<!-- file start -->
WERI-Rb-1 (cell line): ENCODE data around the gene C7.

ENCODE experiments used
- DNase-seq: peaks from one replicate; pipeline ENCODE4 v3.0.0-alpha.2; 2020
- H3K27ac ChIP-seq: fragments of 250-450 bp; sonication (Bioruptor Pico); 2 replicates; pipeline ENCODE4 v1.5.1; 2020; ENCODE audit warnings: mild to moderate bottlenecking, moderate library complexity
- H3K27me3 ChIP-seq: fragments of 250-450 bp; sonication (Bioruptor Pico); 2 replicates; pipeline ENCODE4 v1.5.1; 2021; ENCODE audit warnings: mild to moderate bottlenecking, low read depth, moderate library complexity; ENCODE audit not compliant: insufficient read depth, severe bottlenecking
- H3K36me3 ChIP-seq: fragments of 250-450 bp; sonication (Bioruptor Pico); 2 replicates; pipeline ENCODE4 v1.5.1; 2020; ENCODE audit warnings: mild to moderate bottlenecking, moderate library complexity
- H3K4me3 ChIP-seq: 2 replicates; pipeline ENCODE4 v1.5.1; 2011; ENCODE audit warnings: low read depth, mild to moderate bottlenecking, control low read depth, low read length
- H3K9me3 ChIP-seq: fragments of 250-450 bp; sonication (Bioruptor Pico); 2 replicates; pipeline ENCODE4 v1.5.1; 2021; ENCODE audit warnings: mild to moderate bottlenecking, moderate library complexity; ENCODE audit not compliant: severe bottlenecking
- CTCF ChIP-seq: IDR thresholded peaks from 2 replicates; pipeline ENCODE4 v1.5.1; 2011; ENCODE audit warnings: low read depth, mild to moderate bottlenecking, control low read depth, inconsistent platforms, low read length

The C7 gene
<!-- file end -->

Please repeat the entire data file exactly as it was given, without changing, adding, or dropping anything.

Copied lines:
WERI-Rb-1 (cell line): ENCODE data around the gene C7.

ENCODE experiments used
- DNase-seq: peaks from one replicate; pipeline ENCODE4 v3.0.0-alpha.2; 2020
- H3K27ac ChIP-seq: fragments of 250-450 bp; sonication (Bioruptor Pico); 2 replicates; pipeline ENCODE4 v1.5.1; 2020; ENCODE audit warnings: mild to moderate bottlenecking, moderate library complexity
- H3K27me3 ChIP-seq: fragments of 250-450 bp; sonication (Bioruptor Pico); 2 replicates; pipeline ENCODE4 v1.5.1; 2021; ENCODE audit warnings: mild to moderate bottlenecking, low read depth, moderate library complexity; ENCODE audit not compliant: insufficient read depth, severe bottlenecking
- H3K36me3 ChIP-seq: fragments of 250-450 bp; sonication (Bioruptor Pico); 2 replicates; pipeline ENCODE4 v1.5.1; 2020; ENCODE audit warnings: mild to moderate bottlenecking, moderate library complexity
- H3K4me3 ChIP-seq: 2 replicates; pipeline ENCODE4 v1.5.1; 2011; ENCODE audit warnings: low read depth, mild to moderate bottlenecking, control low read depth, low read length
- H3K9me3 ChIP-seq: fragments of 250-450 bp; sonication (Bioruptor Pico); 2 replicates; pipeline ENCODE4 v1.5.1; 2021; ENCODE audit warnings: mild to moderate bottlenecking, moderate library complexity; ENCODE audit not compliant: severe bottlenecking
- CTCF ChIP-seq: IDR thresholded peaks from 2 replicates; pipeline ENCODE4 v1.5.1; 2011; ENCODE audit warnings: low read depth, mild to moderate bottlenecking, control low read depth, inconsistent platforms, low read length

The C7 gene